The Fallacy of Mobile App Versus Web

I go away for a week of vacation and come back to a new fight in the mobile space. This one isn’t Apple v. Google. This one is App v. Web. A number of people have chimed in after Flurry released their findings that app usage passed web usage for the first time (link).

The problem I have is that the entire argument is stupid. Most of the apps I use on a regular basis are just front-faces for the web anyway. Use Facebook app, a Twitter client, maps or weather? They are all just front ends to web apps. Even email clients are just a front face on data and information from the web. So where do you draw the line?

(A hint: there isn’t one. This is just another fabricated argument to give us tech nerds something to argue about.)

6 thoughts on “The Fallacy of Mobile App Versus Web

  1. Elia,

    This argument is getting very old. As you’ve pointed out a lot of native applications are backed by web services. I still believe the best UX is given by the native applications.

    At least that’s what I’m betting on.

    • I agree and why I think it is fallacious. I just don’t see how you separate the two. Even powerOne accessed the web to download add-on templates. We are finding that the combination approach — where the UI native so it is very responsive and much of the content on the web so it can be updated and changed and improved easily — makes perfect sense. I would love a world where we could write once and run everywhere but this has been a holy grail for 30 years of computing history now.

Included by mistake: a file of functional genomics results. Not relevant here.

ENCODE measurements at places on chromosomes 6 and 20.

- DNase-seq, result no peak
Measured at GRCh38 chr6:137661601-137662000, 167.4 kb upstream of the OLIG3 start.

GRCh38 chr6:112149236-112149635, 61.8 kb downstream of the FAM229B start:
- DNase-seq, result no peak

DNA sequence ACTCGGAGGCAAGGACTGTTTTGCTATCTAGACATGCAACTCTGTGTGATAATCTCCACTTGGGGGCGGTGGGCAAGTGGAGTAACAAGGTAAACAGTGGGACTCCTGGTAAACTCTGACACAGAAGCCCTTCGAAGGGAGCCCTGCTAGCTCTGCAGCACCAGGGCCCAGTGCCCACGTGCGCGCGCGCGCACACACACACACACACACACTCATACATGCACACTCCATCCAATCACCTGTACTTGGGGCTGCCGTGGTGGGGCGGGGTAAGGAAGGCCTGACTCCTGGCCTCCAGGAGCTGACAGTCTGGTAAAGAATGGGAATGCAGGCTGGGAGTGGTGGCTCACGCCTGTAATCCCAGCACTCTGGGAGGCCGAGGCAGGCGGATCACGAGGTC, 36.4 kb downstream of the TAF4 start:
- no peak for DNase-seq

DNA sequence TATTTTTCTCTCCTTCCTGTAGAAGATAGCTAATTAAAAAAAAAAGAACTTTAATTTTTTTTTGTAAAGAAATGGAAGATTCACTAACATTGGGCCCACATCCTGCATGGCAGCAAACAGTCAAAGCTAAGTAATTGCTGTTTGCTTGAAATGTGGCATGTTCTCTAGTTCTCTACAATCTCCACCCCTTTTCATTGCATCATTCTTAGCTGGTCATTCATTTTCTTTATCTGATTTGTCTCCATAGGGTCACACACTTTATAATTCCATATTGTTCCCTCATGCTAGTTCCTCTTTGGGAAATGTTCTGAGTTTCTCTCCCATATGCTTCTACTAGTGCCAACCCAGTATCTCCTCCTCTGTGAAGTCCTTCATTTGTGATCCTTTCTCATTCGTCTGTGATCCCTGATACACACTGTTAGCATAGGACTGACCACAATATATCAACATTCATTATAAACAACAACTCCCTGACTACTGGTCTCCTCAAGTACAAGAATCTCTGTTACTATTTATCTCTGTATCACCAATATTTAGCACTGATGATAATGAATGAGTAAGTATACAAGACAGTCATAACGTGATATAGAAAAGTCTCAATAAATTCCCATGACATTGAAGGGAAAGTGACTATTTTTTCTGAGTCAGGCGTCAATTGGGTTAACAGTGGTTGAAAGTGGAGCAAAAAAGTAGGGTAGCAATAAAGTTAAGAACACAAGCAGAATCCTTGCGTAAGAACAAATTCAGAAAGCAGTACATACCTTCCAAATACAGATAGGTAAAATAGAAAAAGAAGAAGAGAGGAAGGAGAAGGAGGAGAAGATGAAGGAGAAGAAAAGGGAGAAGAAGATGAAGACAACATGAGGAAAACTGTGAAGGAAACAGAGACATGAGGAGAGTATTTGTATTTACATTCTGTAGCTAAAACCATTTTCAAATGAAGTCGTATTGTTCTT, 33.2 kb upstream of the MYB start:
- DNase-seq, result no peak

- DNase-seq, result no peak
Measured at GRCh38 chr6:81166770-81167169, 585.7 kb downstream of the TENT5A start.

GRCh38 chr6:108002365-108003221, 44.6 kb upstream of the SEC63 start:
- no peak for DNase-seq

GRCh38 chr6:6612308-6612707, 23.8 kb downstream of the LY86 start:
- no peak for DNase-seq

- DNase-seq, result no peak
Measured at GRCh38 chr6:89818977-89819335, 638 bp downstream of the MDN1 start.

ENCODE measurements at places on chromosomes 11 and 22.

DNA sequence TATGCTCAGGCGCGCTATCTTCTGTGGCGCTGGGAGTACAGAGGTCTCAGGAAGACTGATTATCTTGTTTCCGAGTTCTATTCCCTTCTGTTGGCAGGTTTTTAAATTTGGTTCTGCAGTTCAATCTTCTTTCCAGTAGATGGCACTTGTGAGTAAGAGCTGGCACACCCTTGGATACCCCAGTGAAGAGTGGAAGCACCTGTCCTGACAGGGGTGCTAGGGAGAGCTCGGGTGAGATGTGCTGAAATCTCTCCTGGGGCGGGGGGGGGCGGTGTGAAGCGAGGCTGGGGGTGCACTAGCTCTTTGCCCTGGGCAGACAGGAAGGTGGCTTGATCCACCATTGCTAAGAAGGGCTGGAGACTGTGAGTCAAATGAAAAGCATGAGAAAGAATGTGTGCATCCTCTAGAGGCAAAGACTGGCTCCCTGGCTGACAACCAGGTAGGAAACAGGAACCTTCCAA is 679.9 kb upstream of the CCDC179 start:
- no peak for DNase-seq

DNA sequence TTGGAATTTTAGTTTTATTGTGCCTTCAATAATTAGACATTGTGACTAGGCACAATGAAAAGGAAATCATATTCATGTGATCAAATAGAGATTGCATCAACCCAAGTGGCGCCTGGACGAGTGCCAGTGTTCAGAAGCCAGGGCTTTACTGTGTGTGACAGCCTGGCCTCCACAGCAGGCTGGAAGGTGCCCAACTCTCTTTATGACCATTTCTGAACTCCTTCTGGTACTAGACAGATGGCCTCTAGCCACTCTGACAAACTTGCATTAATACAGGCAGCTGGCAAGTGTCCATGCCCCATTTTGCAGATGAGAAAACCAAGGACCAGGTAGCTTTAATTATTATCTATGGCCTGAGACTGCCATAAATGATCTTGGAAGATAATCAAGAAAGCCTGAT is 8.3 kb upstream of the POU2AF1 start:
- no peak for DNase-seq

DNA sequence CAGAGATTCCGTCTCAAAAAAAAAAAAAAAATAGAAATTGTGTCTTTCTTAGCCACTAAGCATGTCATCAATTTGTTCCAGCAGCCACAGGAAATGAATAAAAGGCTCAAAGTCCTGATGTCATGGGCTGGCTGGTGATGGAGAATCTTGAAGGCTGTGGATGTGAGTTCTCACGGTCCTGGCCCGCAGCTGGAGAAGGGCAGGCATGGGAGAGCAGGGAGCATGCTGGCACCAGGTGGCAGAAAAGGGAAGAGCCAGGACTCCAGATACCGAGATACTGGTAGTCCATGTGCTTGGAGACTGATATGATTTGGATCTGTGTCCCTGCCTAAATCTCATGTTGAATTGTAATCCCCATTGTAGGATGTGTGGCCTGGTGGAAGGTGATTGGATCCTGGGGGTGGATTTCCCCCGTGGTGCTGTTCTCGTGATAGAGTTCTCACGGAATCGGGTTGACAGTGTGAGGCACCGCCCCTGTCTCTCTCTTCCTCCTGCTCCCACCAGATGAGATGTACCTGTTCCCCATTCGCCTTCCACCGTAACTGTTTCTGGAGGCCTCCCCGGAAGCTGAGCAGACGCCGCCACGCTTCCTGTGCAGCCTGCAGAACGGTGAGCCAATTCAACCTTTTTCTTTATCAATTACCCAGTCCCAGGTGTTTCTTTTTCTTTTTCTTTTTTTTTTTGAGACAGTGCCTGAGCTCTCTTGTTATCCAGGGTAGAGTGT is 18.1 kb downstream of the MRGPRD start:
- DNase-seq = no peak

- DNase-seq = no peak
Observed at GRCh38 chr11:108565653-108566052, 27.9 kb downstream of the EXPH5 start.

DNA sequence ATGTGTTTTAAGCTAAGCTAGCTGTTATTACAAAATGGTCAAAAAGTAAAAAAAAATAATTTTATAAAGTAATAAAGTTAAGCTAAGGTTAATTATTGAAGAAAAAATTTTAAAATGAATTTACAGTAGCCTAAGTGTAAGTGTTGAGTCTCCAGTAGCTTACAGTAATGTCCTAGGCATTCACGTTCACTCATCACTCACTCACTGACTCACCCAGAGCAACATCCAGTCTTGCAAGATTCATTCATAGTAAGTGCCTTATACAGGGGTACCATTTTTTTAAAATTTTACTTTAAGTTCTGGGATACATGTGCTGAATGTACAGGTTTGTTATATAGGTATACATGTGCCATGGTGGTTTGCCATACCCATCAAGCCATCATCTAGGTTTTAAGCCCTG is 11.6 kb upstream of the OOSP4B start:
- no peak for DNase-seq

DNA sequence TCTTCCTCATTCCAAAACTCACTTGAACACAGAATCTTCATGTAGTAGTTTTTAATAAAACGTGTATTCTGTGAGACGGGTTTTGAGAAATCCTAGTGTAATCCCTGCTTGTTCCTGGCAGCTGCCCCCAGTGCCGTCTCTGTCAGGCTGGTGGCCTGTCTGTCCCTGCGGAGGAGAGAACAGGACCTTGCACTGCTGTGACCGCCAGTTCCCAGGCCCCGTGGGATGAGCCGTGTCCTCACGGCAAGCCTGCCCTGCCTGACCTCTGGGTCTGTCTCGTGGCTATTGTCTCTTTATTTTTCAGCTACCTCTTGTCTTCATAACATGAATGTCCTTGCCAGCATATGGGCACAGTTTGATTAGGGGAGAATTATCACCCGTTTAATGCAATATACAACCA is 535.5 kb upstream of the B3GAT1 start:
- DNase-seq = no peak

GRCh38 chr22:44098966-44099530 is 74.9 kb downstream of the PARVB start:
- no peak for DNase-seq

2. There are plenty of advantages of native UIs. I think the most important one is offline mode: a native client can easily save a tweet / message / document / … while you’re working on, and publish it when you want to – data won’t be lost even if the network is unreachable, or the service temporarily unaccessable.

  3. Pingback: The Fallacy of Mobile App vs Web. | K. T. Bradford

  4. Yeah, just to point out, there are a lot of people out in the world who actually aren’t connected at super-speed 24/7. In those instances, apps that at least have a useful data snapshot and can still function in some way off the local device and not the web are of considerable use.

    • I don’t disagree with how the customer will use it — with or without an Internet connection. I can write an offline app as native or in HTML5, though, so again, a moot issue. Either way, it is still a snapshot of data that had to be downloaded from the web one way or the other.


Comments are closed.